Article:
The weekend storms have left thousands of Chicago area residents dealing with power outages, property damage and traffic snarls -- and more dangerous weather is on the way.

The National Weather Service has issued a tornado watch for northern Illinois -- including Cook, DeKalb, DuPage, Kankakee, Lake, McHenry and Will counties -- that will remain in effect until 1 a.m. Monday.

Additionally, approaching storms have prompted a lakeshore flood warning that will remain in effect until 9 p.m. because a two-foot drop in Lake Michigan water near Chicago indicates a seiche is in progress across the southern parts of the lake, causing water levels to fluctuate rapidly.

Residents on or near the shore should be alert for rising water and evacuate docks, piers and breakwalls immediately, the weather service said.

A flash flood watch also remains in effect for northern Illinois until Monday night. A flash flood watch means conditions may develop that lead to flash flooding. Residents should be prepared to take action, the weather service said.

The National Weather Service is predicting an 80 percent chance of storms Sunday evening, when temperatures will be about 82 degrees.

The storms are expected to continue into Monday morning, and could be severe with damaging winds and heavy rain, the national weather service said.

After Sunday's storm, 46,000 Commonwealth Edison customers are without power as of 2:30 p.m., utility spokeswoman Judy Rader said. The outages have affected 6,000 Chicago customers, while 20,000 south suburban, 14,000 west suburban and 6,000 north suburban customers are without power. The numbers include the 11,500 south suburban customers still without power from Saturday's storm.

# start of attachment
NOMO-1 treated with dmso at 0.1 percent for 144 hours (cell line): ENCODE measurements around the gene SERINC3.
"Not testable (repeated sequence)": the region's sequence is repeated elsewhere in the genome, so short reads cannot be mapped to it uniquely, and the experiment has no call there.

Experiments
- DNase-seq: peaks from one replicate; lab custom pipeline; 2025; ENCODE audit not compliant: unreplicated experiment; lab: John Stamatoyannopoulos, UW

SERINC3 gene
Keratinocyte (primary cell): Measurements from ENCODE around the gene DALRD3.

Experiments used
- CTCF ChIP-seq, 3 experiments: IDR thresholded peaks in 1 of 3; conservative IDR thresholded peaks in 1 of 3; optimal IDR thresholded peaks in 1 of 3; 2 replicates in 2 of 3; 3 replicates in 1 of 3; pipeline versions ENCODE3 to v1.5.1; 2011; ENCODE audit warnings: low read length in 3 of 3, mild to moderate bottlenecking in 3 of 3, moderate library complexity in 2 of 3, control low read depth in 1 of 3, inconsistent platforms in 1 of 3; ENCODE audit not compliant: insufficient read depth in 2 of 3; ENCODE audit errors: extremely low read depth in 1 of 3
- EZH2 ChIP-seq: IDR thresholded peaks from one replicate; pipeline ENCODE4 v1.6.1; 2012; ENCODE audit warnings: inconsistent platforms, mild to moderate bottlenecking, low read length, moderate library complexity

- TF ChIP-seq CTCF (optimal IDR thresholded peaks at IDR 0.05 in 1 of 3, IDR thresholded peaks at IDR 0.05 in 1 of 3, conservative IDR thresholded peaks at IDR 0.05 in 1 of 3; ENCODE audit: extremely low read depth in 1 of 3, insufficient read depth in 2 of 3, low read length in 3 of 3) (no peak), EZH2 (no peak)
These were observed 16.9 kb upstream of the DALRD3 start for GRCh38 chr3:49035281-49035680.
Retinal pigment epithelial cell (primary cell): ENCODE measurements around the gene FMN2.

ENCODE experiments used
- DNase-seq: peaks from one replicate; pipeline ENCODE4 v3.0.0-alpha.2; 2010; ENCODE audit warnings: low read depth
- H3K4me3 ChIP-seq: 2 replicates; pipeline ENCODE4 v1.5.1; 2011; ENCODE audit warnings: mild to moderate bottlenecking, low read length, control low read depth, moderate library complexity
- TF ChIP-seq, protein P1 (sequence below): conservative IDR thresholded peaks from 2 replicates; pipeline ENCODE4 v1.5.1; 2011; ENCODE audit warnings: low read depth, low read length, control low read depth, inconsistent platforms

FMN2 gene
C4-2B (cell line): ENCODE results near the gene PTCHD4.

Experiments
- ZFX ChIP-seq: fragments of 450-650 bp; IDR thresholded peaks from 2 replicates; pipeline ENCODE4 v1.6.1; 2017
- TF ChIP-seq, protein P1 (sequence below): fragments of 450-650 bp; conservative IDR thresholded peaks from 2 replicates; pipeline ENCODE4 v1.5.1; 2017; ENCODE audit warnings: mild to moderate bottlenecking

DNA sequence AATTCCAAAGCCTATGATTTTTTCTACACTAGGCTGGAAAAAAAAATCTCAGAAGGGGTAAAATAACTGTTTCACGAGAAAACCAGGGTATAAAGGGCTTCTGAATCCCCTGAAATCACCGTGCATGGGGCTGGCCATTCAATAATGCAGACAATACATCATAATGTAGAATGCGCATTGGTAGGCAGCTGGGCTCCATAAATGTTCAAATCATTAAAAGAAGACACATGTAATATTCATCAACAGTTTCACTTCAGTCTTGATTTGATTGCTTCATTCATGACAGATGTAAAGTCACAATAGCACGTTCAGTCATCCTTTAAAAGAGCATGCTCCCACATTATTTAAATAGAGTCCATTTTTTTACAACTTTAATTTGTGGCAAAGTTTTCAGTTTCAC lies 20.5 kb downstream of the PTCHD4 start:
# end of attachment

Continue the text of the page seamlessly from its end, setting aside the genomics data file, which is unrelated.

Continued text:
The city's Department of Streets and Sanitation is cleaning up "light to moderate" damage from Sunday's storms, according to a Streets and Sanitation release.

As of 8 p.m., crews have responded to 249 "tree emergencies," including a tree that fell on a car in the 400 block of West 37th Street, according to the department, which stressed most of the tree damage involved downed branches.

The department has also responded to 35 traffic light outages, 15 damaged light poles and 34 downed city wires, the release said.

On the roads, Saturday's tornado still has Interstate 57 closed, State Police said Sunday afternoon. Five transmission towers that supported high-voltage power lines were "severely damaged" by the storm and left stray wires blocking the expressway. ComEd experts say transmission tower damage is "rare" and may take up to a week to fully repair.

The interstate remains closed in both directions Sunday afternoon and may not be open Monday morning, said Illinois State Police District Joliet Sgt. Martez Malone. Traffic was "moving slowly" Sunday afternoon, and State Police expect even heavier congestion Monday morning, he said.

"Last I heard, there is a possibility it will reopen tomorrow [Monday] afternoon, but we can't be sure," Malone said.

State Police are detouring southbound vehicles between Sauk Trail and Route 17 -- about four miles -- before reentering the interstate near Monee Road, Malone said.

Northbound traffic is closed at Route 17 and is being diverted to Route 30, I-394 or I-80, Malone said.